Our room at Hotel Icon in Hong Kong during our honeymoon.


A credit card is a revolving line of credit that allows you to charge as much as your allotted credit limit allows. Each time you swipe it, the bank loans you the money for that purchase and you are given a grace period before getting billed for the loan. The thing to remember is—this isn’t like a regular loan that has a fixed end date and regular monthly payments. With a credit card, YOU decide how much to repay each month. They give you the option to pay a minimum amount, pay your bill partially, or pay it off in full.

The mistake that often spirals people into debt is people use their credit card like it’s free money. It totally isn’t. You have to pay that back boo—and quickly, otherwise you’ll end up paying interest.

 What’s interest? It’s the oldest trick in the book for keeping you forever owing money. Interest = finance charges. They accumulate if you don’t pay your credit card balance each month. Understanding how this works is vital to mastering credit card responsibility.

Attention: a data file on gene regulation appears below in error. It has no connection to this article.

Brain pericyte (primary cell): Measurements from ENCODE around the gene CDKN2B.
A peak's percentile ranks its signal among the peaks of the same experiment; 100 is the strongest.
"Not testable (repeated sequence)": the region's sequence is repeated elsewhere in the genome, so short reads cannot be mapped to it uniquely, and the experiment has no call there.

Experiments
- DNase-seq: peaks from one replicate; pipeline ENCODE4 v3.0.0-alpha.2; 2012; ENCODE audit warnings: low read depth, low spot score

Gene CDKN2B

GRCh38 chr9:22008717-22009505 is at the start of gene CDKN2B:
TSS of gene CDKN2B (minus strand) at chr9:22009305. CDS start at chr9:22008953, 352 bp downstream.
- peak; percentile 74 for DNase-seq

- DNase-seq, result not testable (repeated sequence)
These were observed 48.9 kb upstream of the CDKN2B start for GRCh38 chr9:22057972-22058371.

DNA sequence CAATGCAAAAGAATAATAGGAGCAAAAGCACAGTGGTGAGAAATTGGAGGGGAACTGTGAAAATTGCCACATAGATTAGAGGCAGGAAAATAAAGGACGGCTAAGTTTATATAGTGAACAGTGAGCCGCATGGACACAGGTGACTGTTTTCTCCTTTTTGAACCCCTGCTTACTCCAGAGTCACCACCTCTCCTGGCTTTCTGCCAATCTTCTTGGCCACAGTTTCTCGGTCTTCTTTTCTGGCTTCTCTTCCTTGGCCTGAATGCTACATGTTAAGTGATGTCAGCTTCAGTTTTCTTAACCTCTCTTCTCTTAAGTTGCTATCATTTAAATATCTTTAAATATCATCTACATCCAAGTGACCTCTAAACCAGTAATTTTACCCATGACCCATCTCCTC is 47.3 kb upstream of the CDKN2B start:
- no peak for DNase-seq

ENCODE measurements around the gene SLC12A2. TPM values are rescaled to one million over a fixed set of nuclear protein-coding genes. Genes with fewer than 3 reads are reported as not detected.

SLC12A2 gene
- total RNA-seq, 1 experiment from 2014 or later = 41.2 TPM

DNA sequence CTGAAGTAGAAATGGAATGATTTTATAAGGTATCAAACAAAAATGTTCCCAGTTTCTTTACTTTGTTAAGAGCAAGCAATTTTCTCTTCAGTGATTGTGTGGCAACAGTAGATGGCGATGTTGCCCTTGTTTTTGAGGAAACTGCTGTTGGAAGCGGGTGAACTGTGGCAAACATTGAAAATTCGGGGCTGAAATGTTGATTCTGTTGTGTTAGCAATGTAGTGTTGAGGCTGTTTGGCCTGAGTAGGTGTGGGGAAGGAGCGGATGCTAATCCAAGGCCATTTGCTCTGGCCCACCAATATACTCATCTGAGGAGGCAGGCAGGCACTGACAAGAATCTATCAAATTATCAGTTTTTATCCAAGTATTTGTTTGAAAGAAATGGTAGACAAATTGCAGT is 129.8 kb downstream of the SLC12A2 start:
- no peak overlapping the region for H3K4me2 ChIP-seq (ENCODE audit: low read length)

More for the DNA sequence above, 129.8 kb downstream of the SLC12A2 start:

So you know what interest is—and you will want to avoid it like an ex. I know it’s tempting to pick the option of just paying the minimum requirement when your bill is due, but you should refrain from approaching credit cards in that way. Issa trap!

Each time you don’t pay your bill in full for the month, interest gets slapped onto your next payment and that $1,000 bill turns into $1,180. Who has $180 to just be giving out for no reason? What’s worse is many people continue that cycle and that $180 just grows and grows and grows until you owe the kind of money that you COULD have used to buy the ultimate dream vacation! Or a Tesla. Or a smart house. Yep—you really can rack up that much in interest. It happens! It may have happened to you, and that’s okay—never too late to make changes to rectify it.